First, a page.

Practicing the ancient Indian art of yoga is better at reducing chronic lower back pain than conventional medicinal treatments. This is the conclusion reached by a three-year study on 90 people funded by the US National Institutes of Health.
Dr Kimberly Williams, research assistant professor in the Department of Community Medicine at West Virginia University in Morgantown, and colleagues conducted this study, which received funds of nearly $400,000.
All participants in the study had chronic lower back pain and complained of mild to moderate functional disability. The researchers randomly assigned the patients to receive either yoga instruction through Iyengar certified instructors or conventional medical therapy.
The yoga group was given classes for 90 minutes two times a week for at least 24 weeks. The researchers followed up on the participants for six months after the yoga or medical therapy was completed.
The researchers report in the September issue of Spine that :
* Significantly greater reductions in functional disability and pain intensity were observed in the yoga group compared to the group that received medical therapy
* The yoga group reported greater betterment in mood compared to the medical group
* Pain reduction was also greater in the yoga group as compared to the other group.
“Yoga improves functional disability, pain intensity, and depression in adults with CLBP [chronic low-back pain],” write Williams and colleagues. “There was also a clinically important trend for the yoga group to reduce their pain medication usage compared to the control group.”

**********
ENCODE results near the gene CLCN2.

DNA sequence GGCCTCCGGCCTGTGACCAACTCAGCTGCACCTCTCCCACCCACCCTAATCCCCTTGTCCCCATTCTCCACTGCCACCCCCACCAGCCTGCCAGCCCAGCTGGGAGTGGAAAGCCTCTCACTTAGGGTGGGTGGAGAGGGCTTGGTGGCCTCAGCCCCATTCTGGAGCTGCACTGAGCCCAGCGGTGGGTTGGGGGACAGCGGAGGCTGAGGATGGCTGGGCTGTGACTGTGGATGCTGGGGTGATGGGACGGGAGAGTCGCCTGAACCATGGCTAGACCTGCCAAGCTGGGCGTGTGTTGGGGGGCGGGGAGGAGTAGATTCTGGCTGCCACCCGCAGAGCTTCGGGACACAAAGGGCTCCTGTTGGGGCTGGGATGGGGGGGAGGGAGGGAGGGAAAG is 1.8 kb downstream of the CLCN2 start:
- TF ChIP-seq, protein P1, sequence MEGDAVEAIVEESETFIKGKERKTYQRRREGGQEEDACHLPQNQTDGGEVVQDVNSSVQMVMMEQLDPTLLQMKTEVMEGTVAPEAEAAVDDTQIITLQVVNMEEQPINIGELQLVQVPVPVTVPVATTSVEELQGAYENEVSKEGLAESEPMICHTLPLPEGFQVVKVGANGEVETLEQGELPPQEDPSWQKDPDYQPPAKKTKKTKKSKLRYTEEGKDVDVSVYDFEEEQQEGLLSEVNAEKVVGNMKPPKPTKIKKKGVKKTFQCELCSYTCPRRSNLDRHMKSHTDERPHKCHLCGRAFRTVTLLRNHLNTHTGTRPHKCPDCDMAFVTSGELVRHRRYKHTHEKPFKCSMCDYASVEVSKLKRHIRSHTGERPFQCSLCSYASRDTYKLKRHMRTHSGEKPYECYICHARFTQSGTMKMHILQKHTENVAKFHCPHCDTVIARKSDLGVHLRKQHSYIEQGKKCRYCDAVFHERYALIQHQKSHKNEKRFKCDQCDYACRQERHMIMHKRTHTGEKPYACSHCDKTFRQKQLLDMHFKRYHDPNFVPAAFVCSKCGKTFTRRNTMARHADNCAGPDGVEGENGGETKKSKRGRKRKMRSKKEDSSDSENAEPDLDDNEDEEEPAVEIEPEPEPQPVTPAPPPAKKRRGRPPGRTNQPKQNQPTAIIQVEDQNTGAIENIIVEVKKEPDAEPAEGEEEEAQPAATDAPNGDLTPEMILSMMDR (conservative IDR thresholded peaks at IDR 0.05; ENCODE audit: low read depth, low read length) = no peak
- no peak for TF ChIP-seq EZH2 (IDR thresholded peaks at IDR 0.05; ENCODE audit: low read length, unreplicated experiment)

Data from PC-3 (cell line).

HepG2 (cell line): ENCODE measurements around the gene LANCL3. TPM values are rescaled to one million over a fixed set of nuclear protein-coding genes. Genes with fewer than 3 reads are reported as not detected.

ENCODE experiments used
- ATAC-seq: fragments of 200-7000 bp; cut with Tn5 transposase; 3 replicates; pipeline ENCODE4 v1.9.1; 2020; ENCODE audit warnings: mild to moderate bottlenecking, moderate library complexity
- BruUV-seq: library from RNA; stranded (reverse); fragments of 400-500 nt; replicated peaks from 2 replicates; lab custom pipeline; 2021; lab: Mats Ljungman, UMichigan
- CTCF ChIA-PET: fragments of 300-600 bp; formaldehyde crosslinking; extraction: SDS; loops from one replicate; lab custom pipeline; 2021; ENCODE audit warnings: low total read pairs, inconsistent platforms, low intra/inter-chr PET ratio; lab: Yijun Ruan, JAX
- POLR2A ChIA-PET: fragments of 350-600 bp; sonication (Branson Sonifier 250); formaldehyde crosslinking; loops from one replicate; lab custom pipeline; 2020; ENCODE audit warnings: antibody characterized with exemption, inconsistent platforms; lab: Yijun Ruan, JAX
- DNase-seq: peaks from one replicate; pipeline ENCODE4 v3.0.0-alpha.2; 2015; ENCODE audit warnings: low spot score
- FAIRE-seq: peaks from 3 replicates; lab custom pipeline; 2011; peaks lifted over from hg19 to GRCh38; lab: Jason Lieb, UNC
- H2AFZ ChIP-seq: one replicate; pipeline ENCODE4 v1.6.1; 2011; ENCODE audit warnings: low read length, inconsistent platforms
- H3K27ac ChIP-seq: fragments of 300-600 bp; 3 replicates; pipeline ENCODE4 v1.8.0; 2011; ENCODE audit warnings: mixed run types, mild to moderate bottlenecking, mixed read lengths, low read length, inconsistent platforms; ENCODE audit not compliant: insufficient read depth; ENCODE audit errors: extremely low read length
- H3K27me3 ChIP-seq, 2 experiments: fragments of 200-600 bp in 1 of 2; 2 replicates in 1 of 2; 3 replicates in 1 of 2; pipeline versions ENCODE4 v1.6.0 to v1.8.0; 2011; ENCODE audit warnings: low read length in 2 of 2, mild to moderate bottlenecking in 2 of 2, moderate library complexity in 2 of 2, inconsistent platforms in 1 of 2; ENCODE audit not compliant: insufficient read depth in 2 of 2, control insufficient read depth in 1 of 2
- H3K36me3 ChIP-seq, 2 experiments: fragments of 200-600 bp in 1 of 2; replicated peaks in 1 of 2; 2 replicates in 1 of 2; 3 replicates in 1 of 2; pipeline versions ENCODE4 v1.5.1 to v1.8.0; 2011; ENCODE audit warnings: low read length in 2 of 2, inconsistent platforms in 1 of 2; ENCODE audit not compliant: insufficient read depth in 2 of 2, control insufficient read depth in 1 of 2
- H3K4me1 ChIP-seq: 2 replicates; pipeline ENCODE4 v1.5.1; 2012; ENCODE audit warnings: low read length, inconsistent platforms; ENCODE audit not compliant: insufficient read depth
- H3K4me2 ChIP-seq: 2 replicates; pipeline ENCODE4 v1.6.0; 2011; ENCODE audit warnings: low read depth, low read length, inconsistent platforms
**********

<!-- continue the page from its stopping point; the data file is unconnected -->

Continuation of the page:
Yoga is an ancient Indian art that uses breathing in and out during various asanas or postures to balance various elements in the body. Consumers may take up Yoga to relax improve circulation, reduce stress and boost the immune system by virtue of its detoxifying effect.
Iyengar yoga is the most popular form of the discipline having 2,000 plus qualified teachers in over 40 countries. It is based on Yoga Sutras of Patanjali, who was an ancient sage in India.
Yoga can be practiced by almost anybody and is seen as especially useful to people who suffer from chronic lower back pain, which affects 70 percent to 85 percent of the population at one or the other time in their lives and costs $34 billion in direct medical costs annually.